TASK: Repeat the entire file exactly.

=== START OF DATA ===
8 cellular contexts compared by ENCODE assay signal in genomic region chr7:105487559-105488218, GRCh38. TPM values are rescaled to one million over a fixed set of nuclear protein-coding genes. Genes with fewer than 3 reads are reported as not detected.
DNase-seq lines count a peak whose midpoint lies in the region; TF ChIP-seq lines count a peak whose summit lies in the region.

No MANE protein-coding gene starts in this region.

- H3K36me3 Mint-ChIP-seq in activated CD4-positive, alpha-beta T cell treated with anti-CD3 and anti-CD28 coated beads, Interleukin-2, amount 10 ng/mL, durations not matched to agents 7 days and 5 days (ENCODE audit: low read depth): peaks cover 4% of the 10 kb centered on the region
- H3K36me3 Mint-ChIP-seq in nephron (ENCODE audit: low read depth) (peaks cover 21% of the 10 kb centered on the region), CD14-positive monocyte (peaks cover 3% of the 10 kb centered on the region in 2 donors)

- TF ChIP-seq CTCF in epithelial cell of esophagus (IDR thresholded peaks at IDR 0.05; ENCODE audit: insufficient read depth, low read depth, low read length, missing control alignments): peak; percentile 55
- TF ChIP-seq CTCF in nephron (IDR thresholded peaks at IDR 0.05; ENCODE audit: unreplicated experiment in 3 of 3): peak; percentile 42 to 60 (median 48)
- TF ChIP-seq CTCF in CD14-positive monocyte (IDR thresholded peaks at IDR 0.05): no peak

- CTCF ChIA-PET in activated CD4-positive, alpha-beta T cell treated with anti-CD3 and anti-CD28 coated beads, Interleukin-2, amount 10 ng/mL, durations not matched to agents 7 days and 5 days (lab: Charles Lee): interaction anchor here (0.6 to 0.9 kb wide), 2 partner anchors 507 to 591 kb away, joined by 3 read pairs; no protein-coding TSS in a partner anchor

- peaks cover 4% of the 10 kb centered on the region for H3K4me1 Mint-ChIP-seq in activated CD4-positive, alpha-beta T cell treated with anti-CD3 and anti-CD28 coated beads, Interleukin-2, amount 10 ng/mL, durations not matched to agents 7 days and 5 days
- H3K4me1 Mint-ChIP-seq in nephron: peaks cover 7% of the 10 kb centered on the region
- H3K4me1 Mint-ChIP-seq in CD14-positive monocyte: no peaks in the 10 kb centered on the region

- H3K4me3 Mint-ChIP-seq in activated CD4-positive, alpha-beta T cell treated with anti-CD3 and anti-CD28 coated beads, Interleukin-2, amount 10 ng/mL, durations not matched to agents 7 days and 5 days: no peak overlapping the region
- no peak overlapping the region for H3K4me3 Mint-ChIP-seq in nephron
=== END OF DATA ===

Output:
8 cellular contexts compared by ENCODE assay signal in genomic region chr7:105487559-105488218, GRCh38. TPM values are rescaled to one million over a fixed set of nuclear protein-coding genes. Genes with fewer than 3 reads are reported as not detected.
DNase-seq lines count a peak whose midpoint lies in the region; TF ChIP-seq lines count a peak whose summit lies in the region.

No MANE protein-coding gene starts in this region.

- H3K36me3 Mint-ChIP-seq in activated CD4-positive, alpha-beta T cell treated with anti-CD3 and anti-CD28 coated beads, Interleukin-2, amount 10 ng/mL, durations not matched to agents 7 days and 5 days (ENCODE audit: low read depth): peaks cover 4% of the 10 kb centered on the region
- H3K36me3 Mint-ChIP-seq in nephron (ENCODE audit: low read depth) (peaks cover 21% of the 10 kb centered on the region), CD14-positive monocyte (peaks cover 3% of the 10 kb centered on the region in 2 donors)

- TF ChIP-seq CTCF in epithelial cell of esophagus (IDR thresholded peaks at IDR 0.05; ENCODE audit: insufficient read depth, low read depth, low read length, missing control alignments): peak; percentile 55
- TF ChIP-seq CTCF in nephron (IDR thresholded peaks at IDR 0.05; ENCODE audit: unreplicated experiment in 3 of 3): peak; percentile 42 to 60 (median 48)
- TF ChIP-seq CTCF in CD14-positive monocyte (IDR thresholded peaks at IDR 0.05): no peak

- CTCF ChIA-PET in activated CD4-positive, alpha-beta T cell treated with anti-CD3 and anti-CD28 coated beads, Interleukin-2, amount 10 ng/mL, durations not matched to agents 7 days and 5 days (lab: Charles Lee): interaction anchor here (0.6 to 0.9 kb wide), 2 partner anchors 507 to 591 kb away, joined by 3 read pairs; no protein-coding TSS in a partner anchor

- peaks cover 4% of the 10 kb centered on the region for H3K4me1 Mint-ChIP-seq in activated CD4-positive, alpha-beta T cell treated with anti-CD3 and anti-CD28 coated beads, Interleukin-2, amount 10 ng/mL, durations not matched to agents 7 days and 5 days
- H3K4me1 Mint-ChIP-seq in nephron: peaks cover 7% of the 10 kb centered on the region
- H3K4me1 Mint-ChIP-seq in CD14-positive monocyte: no peaks in the 10 kb centered on the region

- H3K4me3 Mint-ChIP-seq in activated CD4-positive, alpha-beta T cell treated with anti-CD3 and anti-CD28 coated beads, Interleukin-2, amount 10 ng/mL, durations not matched to agents 7 days and 5 days: no peak overlapping the region
- no peak overlapping the region for H3K4me3 Mint-ChIP-seq in nephron